Data Driven. GPS isn’t making the grade. (Photo top by Tudor Hampton for ENR, Photo bottom courtesy of Komatsu
America Corp.)

The expense of hiring surveyors to stake out the cut and fill of earthwork or re-stake a site damaged by a clumsy operator used to be a big money-drainer for contractors. But as more earthmoving machines roll out of factories with global positioning systems built in, what’s left in the place of those wooden stakes is the laborious process of making site plans into machine-compatible, 3D files.

Equipment suppliers are itching to sell contractors expensive hardware, but their lack of help on the back end is leaving some customers hanging. "We need a click-and-go version," says Patrick J. Ruelle, director of business development at McAninch Corp., a large earthmoving contractor in West Des Moines, Iowa. The firm got into automatic grade control in 1999 and has since invested more than $5 million in hardware, software and dedicated staff, he says.

Lately, more original-equipment manufacturers are hitting up contractors to make the switch to automatic grade control, which carries an up-front cost as high as $100,000 per machine. But manufacturers’ latest efforts at integrating wiring and hardware into their vehicles seem to be less valuable to contractors than an immediate fix to the labor-intensive, 3D conversion work. "Other than from an aesthetic and security standpoint, I don’t see that it’s a big deal," Ruell says.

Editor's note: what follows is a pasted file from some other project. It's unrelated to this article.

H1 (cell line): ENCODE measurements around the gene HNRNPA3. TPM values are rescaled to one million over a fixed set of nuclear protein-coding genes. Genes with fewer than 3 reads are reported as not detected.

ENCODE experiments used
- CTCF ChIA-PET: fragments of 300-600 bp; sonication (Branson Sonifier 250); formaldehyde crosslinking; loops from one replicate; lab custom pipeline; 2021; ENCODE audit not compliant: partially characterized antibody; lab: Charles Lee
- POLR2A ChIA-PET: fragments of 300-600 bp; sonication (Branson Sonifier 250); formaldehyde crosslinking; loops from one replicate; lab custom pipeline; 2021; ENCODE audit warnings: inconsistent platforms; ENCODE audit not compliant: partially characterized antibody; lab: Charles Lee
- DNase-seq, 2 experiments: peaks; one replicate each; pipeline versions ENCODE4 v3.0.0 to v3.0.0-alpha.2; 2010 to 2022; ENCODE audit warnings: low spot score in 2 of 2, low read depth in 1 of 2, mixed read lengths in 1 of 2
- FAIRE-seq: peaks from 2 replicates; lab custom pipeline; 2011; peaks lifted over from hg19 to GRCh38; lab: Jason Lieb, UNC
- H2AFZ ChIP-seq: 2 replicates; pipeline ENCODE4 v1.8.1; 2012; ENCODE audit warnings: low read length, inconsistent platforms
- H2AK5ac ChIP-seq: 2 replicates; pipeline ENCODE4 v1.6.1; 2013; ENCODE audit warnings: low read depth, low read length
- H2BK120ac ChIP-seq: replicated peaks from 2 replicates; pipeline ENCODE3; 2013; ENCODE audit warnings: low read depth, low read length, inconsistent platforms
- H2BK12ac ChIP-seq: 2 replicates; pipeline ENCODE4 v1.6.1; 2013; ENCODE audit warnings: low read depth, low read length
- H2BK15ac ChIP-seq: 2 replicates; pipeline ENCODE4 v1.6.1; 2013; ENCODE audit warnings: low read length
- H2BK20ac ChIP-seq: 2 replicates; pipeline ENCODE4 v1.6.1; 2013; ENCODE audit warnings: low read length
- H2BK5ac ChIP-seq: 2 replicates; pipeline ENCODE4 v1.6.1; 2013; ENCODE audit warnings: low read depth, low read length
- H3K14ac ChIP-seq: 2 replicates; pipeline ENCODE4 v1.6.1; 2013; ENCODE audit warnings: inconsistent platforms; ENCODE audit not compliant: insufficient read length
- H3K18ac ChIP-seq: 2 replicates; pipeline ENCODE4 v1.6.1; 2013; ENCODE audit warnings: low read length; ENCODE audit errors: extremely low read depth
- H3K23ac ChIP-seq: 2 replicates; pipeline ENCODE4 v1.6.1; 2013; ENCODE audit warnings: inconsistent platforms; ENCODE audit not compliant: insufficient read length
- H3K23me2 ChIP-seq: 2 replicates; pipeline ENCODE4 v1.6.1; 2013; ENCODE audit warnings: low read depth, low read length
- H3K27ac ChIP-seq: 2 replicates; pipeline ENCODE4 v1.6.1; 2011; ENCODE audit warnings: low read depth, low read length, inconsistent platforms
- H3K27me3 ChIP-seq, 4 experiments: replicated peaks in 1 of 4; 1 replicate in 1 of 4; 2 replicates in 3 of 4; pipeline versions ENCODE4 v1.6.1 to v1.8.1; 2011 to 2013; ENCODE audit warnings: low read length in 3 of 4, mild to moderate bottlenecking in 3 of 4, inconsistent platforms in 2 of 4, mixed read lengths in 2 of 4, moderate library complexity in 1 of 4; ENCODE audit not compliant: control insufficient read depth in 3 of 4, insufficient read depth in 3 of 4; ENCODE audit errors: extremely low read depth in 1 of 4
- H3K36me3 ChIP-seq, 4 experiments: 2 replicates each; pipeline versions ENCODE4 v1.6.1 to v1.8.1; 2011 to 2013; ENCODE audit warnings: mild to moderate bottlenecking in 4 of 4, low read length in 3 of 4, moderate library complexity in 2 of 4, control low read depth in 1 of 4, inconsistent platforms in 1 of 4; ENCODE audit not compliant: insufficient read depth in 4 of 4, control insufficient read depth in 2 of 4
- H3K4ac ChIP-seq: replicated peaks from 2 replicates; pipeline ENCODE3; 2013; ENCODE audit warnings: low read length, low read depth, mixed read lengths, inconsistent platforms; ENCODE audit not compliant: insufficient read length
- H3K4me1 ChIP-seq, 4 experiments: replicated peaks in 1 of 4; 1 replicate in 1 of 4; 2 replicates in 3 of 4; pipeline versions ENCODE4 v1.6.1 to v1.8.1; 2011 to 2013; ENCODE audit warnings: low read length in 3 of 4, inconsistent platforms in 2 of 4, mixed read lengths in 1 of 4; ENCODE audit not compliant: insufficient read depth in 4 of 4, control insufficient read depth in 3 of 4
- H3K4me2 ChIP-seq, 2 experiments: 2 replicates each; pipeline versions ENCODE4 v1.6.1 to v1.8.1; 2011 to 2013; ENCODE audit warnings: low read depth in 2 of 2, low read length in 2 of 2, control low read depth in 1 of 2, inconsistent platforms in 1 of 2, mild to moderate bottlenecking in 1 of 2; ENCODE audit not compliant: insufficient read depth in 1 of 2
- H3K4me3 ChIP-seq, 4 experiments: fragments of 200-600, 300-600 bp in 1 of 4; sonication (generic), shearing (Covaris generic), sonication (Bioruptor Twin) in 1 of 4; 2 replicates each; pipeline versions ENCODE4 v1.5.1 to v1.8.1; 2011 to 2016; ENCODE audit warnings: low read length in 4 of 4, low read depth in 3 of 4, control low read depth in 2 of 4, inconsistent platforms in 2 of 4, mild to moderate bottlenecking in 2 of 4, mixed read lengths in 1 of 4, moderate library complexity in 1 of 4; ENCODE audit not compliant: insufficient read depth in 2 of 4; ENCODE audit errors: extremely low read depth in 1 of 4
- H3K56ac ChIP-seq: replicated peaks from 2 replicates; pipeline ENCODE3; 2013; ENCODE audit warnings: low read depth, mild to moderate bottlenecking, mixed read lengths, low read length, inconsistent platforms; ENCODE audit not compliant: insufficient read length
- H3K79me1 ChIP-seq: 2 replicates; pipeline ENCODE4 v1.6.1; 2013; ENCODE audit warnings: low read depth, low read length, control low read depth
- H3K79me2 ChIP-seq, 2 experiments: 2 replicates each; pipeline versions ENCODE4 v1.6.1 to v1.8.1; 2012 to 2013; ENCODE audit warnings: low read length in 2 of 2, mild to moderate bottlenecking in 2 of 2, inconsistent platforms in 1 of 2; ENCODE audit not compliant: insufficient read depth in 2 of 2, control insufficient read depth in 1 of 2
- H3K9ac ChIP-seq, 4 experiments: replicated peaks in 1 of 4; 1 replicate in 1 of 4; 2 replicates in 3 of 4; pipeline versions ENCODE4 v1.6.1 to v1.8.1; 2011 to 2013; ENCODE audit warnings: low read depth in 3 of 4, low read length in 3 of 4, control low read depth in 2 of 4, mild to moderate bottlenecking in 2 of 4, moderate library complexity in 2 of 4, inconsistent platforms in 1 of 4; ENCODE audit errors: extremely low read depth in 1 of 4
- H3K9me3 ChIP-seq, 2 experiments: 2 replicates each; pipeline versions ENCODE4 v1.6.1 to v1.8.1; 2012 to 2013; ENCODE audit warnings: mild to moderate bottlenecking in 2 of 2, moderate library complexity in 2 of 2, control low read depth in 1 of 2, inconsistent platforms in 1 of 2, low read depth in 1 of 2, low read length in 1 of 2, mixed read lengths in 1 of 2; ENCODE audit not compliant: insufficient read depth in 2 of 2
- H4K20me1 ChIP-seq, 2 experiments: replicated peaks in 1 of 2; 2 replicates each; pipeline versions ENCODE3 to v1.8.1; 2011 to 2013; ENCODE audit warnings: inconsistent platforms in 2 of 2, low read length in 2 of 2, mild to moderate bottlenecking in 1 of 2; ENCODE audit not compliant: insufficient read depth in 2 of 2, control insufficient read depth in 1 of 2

In just the past four months, three major manufacturers have launched their own styles of laser and GPS grade control options and machine designers have drawn clear battle lines on how they plan to sell their vehicles with automatic grade controls. Peoria, Ill.-based Caterpillar’s new "Accugrade" system carries Trimble technology and its own and comes installed on Cat dozers right out of the factory. Laser and GPS units previously were aftermarket items only.

On the other hand, Deere & Co., Moline, Ill., plans to release in 2006 a factory-installed wiring harness and lock box that allow users to plug and play between Trimble and Topcon controllers. Meanwhile, Komatsu America Corp., Vernon Hills., Ill., is offering Topcon retrofits at the dealer level, so users can roll up the option in a traditional financing package.

Hardware suppliers like Topcon and Trimble often refer users to consultants for data prep. But contractors are watching to see if manufacturers, too, will try to get that business.